The Role of Managed IT Services in Healthcare

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Topics: ProSuite

As a healthcare provider, technology plays a key role in everything you do, and it’s obvious that you need professional-grade support for that technology.

But, finding good help isn’t always easy.

So, we’ve put together a guide to help you think about how tech support can play a role in your organization and how you can go about getting the best support available.


Managed IT Services

To begin with, what are managed IT services?

What does this term really mean, and how, specifically, does it apply to healthcare?

At the most basic level, managed IT services is a group of support functions you get by contracting with an IT provider.

There are a few important components baked into this definition.

First, managed IT services come from a third-party provider.

The term does not apply to anything you run in-house.

If you have an IT department, the services you get from your own payroll would be supplemented or supported by managed IT.

Second, managed IT applies to a whole set of services.

You can get just about any support you need from the provider.

Options range from help desk support to strategic planning, cyber security, equipment management, and more.

Whatever you need in terms of tech support can fall under the umbrella of managed IT.

The third aspect built into this concept of managed IT is adaptability.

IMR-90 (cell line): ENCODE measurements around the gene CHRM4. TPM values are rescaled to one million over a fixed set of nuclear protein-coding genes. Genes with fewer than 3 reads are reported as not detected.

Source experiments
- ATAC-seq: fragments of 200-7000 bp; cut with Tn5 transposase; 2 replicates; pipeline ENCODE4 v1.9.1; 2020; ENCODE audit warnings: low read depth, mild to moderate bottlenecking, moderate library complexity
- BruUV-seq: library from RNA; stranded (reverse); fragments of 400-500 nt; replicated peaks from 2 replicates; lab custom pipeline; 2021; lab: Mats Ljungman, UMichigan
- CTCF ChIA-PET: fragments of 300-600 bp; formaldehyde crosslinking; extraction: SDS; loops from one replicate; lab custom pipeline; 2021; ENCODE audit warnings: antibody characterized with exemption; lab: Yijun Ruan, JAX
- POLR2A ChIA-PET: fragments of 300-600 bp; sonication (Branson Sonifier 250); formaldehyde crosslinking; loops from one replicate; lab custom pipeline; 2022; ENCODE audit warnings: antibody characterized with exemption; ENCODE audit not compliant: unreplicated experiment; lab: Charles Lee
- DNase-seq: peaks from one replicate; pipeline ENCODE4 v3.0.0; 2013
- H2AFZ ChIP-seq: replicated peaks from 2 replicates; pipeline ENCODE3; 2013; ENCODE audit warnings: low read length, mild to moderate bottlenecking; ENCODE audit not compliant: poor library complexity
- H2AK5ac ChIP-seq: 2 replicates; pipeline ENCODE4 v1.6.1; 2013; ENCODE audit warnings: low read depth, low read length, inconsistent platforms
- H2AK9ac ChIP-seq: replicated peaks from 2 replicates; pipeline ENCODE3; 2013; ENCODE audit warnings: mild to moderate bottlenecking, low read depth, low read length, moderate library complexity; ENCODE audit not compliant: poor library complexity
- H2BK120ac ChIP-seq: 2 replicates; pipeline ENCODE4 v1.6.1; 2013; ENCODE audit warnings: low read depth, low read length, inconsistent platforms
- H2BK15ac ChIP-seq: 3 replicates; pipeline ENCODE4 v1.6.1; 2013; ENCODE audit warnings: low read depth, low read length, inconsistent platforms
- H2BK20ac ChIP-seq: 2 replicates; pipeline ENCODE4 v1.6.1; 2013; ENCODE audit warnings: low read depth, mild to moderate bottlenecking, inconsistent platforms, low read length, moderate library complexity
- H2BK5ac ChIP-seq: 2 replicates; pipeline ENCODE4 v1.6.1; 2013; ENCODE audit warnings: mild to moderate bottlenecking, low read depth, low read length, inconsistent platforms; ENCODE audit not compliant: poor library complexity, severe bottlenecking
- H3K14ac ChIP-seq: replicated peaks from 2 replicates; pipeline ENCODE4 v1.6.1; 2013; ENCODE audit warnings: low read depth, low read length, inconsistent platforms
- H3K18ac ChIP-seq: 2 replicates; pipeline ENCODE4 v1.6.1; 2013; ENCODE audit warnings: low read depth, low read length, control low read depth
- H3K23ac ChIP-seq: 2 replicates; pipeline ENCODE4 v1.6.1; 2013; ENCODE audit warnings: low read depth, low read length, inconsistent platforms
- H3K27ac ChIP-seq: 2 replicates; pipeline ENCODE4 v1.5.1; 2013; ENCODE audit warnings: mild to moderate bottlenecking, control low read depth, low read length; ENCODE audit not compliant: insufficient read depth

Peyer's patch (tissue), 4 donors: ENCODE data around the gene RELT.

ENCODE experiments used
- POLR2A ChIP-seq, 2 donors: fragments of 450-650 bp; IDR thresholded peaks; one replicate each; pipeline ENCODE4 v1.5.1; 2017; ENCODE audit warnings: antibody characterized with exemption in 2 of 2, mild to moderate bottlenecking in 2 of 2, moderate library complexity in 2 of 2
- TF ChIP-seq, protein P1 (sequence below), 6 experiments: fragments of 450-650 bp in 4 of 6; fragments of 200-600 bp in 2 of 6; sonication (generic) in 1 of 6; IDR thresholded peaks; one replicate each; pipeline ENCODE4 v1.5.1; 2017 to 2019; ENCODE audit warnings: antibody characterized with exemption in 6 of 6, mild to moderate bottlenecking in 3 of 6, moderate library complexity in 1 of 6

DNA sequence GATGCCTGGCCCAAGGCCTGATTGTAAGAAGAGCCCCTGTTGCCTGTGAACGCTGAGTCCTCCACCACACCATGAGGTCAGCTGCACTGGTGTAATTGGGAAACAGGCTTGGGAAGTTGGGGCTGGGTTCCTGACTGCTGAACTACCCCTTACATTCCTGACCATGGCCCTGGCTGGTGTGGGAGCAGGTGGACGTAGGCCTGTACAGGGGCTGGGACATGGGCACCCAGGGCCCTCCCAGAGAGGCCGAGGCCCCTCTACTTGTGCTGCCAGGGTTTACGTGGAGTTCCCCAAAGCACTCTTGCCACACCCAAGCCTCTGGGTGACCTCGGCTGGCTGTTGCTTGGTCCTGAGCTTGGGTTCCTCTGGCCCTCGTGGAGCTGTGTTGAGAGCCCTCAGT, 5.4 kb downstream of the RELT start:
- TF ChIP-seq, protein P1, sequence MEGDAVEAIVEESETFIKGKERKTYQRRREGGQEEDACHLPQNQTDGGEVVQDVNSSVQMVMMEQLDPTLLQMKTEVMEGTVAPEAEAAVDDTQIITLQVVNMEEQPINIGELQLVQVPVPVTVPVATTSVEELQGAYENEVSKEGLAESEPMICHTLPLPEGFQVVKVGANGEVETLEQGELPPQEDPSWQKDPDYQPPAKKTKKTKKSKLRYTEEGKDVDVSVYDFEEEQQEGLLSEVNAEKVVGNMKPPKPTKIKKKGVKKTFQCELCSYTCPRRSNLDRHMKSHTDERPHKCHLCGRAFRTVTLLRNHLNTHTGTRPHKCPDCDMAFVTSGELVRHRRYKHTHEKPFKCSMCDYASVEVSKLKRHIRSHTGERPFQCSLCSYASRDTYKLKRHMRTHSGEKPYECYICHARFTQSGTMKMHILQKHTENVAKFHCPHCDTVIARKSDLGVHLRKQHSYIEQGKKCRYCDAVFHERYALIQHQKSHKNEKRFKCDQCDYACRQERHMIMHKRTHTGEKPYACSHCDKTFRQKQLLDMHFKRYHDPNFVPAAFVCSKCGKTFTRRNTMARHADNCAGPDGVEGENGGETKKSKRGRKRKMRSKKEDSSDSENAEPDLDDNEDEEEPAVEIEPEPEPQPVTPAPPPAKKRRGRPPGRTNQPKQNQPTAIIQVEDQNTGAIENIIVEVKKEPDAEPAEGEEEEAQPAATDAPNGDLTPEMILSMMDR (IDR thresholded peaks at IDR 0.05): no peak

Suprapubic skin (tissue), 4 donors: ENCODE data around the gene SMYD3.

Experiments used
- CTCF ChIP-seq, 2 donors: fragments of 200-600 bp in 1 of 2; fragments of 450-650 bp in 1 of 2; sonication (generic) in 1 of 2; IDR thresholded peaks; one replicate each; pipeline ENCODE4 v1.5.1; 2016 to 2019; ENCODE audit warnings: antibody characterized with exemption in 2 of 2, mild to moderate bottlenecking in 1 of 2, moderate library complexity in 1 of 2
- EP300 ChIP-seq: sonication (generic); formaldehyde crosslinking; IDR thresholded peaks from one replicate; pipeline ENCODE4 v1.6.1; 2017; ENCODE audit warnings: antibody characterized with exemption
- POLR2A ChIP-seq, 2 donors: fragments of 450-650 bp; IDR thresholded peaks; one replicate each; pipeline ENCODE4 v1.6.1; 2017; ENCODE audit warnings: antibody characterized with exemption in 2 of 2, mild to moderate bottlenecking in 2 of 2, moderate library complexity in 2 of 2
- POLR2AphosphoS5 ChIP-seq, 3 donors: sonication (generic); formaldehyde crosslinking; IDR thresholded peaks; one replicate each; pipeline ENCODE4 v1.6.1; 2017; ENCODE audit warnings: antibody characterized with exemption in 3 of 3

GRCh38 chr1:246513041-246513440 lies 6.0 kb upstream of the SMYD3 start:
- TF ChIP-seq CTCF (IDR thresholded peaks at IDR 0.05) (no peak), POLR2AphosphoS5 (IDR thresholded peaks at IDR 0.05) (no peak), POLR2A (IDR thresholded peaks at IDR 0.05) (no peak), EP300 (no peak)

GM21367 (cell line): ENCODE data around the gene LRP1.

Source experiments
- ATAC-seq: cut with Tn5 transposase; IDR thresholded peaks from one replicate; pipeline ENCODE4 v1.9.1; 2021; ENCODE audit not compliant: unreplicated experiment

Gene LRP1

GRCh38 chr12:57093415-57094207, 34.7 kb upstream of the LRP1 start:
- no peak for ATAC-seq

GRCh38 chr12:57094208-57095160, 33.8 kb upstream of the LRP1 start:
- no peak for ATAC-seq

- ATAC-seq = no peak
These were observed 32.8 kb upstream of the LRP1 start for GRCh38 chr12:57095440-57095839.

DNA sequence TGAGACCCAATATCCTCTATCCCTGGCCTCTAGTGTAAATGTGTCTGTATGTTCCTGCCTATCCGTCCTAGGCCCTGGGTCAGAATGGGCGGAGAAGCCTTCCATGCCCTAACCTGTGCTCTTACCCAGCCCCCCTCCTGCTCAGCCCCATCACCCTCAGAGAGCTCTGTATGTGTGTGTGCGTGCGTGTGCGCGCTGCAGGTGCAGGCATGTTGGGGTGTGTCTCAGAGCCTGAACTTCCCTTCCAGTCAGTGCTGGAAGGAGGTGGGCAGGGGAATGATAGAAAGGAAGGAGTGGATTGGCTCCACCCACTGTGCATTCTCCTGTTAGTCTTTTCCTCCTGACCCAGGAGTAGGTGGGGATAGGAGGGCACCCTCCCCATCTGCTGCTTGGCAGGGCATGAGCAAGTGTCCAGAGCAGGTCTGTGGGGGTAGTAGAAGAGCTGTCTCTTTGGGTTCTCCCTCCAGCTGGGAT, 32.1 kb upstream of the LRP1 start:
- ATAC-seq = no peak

We haven’t defined a specific set of services.

We’ve only identified that you can get what you need under a third-party contract, and that’s really the idea.

Managed IT providers can and should present you with a range of options, with the ability to customize your service package in a way that works for you.


How They Support the Healthcare Industry

While we’ve covered the basics of managed IT, we still need to get into what that really looks like in a healthcare space.

Some aspects of IT are universal.

You need support that keeps your technology functioning.

Security is important for any business or industry.

Professional advice and planning prove invaluable for anyone.

Specific to healthcare, managed IT hones in on a couple of things in addition to providing the generic basics.

Your provider can help you maintain compliance (particularly when it comes to HIPAA), and they can help you better serve your patients.

You’ll see how this manifests in several ways as we go through all of the essential services pertinent to health care.


Enhancing Cybersecurity in Healthcare With IT Services

Cybersecurity is one of those generic services that every business needs, but that means healthcare providers need it too.

Cyber threats can bring down any workplace.

Additionally, they threaten the integrity of your records and the privacy of your patients.

A little later, we’ll talk about how that interacts with HIPAA more specifically, but for now, let’s cover cybersecurity essentials.

If you want cybersecurity, you need prevention, monitoring, and response from your managed IT provider.


Addressing Healthcare Cyber Threats

To start with, you address cyber threats by auditing your existing IT ecosystem.

While formal audits are common in managed IT, the process does not have to be formal if there’s a reason to avoid such an outlook.

Regardless, your IT team needs a clear picture of what technology you have and how you use it.

From that picture, they can look for vulnerabilities.

As they assess the vulnerabilities, they can construct a plan that helps you use your technology safely and responsibly.

Sometimes, this requires you to make changes to the specific technology you use.

In almost all cases, you and your organization will have to adjust how you use technology.

Cybersecurity best practices are often as powerful (if not more) as any security software or system.


Continuous Monitoring and Management

Once you have a good cybersecurity plan in place, you need consistent monitoring and management.